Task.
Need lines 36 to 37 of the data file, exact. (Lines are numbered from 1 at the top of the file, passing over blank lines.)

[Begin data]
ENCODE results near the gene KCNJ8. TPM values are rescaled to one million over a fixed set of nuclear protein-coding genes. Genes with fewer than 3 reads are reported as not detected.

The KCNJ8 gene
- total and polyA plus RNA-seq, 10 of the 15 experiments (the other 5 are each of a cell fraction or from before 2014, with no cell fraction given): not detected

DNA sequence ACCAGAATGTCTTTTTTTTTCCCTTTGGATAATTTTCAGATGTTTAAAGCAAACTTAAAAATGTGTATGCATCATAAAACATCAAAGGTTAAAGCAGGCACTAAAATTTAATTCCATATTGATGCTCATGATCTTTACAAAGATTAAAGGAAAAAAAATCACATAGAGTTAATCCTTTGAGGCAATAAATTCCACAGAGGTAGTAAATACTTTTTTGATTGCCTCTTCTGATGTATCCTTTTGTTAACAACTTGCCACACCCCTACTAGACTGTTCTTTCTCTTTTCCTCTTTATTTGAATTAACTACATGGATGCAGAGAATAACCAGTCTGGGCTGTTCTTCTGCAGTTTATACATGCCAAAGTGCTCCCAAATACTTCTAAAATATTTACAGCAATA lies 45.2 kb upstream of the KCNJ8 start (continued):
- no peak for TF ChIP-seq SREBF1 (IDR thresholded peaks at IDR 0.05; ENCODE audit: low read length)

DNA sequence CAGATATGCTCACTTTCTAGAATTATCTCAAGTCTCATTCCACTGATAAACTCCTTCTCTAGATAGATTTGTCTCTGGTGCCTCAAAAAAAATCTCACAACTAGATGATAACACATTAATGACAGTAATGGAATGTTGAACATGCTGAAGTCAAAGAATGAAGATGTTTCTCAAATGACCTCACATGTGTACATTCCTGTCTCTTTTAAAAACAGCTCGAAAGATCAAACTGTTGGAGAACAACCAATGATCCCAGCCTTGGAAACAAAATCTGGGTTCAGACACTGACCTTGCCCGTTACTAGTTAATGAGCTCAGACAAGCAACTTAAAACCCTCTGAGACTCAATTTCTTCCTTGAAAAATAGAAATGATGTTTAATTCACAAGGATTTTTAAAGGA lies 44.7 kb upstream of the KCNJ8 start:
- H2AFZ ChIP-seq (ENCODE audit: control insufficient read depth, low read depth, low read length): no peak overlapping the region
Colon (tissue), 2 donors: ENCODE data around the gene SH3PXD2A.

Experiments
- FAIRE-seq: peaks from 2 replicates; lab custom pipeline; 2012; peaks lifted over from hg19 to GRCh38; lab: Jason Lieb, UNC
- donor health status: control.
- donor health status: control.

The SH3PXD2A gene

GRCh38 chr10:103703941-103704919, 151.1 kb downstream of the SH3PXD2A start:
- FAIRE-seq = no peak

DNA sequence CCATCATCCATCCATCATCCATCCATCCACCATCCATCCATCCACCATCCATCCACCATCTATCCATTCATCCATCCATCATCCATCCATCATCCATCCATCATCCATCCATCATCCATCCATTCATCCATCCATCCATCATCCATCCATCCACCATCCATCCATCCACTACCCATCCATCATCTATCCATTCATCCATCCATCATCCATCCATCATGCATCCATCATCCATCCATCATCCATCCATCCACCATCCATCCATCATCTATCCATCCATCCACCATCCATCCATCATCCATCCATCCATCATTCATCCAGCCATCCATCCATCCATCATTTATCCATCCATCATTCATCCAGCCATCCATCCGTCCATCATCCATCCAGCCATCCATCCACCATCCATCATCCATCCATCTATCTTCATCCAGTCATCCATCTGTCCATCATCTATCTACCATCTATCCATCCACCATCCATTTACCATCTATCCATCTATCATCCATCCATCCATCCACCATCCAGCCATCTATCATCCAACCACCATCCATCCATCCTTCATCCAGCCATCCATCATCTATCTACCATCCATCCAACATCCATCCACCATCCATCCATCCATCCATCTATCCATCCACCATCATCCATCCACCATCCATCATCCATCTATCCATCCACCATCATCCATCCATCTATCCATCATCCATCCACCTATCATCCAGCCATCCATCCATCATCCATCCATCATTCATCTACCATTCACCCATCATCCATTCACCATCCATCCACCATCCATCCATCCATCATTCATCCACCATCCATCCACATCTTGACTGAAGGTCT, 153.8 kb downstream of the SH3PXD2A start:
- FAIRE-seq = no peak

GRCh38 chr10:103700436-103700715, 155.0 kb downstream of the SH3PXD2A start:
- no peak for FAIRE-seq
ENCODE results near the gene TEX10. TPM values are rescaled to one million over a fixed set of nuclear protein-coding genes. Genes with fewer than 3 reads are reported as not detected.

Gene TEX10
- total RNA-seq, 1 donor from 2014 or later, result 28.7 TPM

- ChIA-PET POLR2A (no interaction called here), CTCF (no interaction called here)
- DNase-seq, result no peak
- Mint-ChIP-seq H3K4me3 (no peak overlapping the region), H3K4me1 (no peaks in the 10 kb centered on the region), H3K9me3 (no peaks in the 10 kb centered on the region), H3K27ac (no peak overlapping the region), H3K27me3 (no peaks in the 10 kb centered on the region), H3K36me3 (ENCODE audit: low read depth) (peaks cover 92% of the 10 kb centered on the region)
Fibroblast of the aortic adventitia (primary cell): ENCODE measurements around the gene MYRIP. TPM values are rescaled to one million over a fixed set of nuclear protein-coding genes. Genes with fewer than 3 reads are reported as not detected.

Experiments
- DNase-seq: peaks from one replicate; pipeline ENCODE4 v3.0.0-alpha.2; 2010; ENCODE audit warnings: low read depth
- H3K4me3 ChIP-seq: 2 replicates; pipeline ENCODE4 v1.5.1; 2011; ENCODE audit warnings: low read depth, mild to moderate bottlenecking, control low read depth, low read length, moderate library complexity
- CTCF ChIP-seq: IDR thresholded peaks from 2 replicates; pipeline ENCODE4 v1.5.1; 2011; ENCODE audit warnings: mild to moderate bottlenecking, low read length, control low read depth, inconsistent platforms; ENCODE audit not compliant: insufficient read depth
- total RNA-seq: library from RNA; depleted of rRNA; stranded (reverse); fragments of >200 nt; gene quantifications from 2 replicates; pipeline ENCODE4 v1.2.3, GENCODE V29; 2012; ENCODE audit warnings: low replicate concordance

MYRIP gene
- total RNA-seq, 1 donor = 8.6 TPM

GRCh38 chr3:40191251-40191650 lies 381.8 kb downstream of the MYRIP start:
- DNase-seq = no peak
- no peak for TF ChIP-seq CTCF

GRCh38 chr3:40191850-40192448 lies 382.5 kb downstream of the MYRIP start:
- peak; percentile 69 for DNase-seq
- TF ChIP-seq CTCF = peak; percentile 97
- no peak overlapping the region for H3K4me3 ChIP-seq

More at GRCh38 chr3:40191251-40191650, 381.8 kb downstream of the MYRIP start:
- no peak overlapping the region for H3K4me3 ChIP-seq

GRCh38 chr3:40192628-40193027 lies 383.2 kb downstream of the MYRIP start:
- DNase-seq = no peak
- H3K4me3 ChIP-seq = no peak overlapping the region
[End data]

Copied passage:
- no peak for TF ChIP-seq CTCF

GRCh38 chr3:40191850-40192448 lies 382.5 kb downstream of the MYRIP start: